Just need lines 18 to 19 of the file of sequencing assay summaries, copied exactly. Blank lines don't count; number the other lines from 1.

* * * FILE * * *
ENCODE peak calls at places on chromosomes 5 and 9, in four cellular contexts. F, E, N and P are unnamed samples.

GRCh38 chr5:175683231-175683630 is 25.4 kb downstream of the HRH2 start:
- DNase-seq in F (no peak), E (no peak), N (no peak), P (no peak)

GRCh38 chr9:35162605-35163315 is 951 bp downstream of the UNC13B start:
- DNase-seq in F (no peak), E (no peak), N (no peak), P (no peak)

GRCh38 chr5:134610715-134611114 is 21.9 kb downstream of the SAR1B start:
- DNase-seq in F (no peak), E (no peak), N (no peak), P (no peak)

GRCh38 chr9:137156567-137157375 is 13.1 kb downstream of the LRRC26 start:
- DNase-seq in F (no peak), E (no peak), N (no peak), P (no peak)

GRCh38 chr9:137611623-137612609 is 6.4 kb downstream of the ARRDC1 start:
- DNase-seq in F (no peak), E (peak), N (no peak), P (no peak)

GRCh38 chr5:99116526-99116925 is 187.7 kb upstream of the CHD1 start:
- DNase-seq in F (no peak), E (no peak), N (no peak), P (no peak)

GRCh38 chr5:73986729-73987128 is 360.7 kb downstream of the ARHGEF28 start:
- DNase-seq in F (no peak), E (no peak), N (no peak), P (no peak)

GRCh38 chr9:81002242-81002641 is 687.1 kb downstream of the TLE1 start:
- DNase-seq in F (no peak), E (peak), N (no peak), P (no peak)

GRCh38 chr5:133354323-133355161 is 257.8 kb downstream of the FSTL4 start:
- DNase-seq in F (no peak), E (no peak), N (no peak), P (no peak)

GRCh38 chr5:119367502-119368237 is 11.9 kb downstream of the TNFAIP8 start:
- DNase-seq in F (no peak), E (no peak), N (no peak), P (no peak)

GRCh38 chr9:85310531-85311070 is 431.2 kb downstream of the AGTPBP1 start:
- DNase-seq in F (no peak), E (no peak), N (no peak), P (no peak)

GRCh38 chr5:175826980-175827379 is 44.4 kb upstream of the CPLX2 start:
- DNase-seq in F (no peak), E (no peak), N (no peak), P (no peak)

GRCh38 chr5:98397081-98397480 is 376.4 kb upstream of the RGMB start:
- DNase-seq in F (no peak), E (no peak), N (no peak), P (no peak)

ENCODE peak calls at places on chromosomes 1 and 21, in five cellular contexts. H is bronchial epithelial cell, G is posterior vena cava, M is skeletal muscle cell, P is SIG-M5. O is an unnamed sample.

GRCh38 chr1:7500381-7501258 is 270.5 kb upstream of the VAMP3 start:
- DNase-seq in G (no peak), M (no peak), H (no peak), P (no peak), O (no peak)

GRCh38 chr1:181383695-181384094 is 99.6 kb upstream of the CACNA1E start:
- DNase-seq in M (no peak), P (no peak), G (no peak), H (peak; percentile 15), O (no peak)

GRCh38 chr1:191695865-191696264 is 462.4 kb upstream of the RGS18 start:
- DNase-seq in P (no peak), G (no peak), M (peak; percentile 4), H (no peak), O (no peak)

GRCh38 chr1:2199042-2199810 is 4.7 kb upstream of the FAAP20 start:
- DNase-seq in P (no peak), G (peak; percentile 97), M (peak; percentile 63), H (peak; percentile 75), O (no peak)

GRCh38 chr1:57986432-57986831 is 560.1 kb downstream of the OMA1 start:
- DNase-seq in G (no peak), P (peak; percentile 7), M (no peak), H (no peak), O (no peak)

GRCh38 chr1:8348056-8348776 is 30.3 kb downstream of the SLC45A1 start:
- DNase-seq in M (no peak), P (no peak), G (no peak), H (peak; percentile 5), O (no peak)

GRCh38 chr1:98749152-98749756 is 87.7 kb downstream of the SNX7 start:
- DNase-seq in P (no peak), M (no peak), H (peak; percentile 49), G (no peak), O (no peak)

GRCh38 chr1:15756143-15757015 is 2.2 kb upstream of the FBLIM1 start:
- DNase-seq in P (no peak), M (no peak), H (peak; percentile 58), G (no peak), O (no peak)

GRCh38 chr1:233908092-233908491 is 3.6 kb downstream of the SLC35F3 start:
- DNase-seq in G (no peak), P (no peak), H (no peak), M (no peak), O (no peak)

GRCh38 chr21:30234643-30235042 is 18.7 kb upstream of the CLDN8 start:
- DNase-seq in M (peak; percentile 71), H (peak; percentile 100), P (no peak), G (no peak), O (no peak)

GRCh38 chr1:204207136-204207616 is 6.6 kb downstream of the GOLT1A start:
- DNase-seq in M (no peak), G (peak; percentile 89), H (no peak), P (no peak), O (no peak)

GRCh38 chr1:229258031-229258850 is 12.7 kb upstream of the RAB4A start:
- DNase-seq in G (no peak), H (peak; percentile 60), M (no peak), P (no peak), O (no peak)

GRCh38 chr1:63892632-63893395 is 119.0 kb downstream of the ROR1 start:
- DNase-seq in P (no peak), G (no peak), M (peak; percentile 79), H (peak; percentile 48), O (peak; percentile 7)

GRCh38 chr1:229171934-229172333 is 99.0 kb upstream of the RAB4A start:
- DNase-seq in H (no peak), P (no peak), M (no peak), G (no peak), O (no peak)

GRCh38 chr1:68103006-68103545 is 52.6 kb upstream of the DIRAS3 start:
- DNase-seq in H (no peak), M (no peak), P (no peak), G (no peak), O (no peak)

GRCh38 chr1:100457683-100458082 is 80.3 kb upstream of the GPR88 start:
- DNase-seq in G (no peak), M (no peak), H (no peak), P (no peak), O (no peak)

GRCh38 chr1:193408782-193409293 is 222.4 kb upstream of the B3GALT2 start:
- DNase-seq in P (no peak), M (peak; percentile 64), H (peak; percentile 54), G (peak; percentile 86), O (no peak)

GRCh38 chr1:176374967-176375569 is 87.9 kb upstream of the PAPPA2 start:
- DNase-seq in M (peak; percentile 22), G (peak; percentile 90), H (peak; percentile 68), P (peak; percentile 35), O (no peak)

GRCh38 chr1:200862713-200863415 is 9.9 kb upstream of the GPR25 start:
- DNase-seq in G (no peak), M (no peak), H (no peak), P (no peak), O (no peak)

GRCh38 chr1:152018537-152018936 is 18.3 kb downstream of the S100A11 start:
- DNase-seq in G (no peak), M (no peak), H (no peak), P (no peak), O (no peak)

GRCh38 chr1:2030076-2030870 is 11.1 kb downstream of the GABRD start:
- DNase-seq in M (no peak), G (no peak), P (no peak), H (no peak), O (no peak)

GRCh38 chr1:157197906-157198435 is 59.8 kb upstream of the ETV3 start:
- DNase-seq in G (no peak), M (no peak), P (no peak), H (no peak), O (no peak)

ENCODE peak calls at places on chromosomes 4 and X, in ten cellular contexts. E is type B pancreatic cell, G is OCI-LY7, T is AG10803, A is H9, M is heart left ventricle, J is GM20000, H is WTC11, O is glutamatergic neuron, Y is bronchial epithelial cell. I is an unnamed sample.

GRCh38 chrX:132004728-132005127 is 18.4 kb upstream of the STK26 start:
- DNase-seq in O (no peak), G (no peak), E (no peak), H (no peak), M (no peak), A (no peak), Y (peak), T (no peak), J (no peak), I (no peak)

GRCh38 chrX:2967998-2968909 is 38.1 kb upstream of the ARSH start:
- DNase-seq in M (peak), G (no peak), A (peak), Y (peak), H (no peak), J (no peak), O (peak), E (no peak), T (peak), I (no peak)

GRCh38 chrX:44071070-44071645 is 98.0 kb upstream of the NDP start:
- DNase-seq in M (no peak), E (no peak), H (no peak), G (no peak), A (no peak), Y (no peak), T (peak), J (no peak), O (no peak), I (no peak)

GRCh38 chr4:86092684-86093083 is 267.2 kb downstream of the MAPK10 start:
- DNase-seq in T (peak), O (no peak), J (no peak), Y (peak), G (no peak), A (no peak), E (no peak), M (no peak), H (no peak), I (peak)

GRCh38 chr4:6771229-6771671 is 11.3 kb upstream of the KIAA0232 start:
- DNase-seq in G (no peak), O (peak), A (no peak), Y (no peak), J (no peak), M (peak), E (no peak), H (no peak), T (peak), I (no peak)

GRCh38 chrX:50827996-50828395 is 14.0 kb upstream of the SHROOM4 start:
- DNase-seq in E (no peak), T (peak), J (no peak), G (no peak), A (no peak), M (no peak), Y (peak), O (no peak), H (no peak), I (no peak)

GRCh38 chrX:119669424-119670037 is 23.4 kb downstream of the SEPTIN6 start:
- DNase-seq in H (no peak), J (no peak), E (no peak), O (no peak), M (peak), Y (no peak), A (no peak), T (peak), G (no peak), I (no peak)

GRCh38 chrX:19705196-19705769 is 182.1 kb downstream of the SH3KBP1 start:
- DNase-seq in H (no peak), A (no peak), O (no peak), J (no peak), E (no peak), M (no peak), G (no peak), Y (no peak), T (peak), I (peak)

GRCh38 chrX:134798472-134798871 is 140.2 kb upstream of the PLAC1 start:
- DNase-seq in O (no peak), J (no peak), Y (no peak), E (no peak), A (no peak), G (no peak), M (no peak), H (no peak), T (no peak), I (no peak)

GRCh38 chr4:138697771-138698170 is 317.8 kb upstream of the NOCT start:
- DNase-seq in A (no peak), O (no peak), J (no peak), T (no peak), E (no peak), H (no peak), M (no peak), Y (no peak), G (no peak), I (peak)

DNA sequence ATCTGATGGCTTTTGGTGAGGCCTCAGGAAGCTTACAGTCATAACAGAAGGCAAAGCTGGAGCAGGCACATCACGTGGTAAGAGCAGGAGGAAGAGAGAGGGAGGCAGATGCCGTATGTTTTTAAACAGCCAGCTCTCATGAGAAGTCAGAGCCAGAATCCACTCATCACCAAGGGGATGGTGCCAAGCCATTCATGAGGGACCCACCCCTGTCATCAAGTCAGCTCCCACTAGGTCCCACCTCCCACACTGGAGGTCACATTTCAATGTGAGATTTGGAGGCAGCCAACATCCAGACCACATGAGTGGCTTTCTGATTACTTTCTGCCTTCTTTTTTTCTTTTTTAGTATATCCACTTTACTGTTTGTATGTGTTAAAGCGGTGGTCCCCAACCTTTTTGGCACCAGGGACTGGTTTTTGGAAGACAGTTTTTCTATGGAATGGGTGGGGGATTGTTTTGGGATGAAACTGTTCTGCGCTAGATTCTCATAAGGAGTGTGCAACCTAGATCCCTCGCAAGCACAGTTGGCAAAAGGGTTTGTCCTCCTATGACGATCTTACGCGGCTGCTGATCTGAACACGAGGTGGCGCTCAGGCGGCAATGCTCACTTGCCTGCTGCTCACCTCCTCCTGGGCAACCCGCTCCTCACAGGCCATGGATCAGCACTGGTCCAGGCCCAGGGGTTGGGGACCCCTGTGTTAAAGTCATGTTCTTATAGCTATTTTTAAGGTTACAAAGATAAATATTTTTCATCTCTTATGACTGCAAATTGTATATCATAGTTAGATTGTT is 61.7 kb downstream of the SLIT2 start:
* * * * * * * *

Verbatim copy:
GRCh38 chr5:133354323-133355161 is 257.8 kb downstream of the FSTL4 start:
- DNase-seq in F (no peak), E (no peak), N (no peak), P (no peak)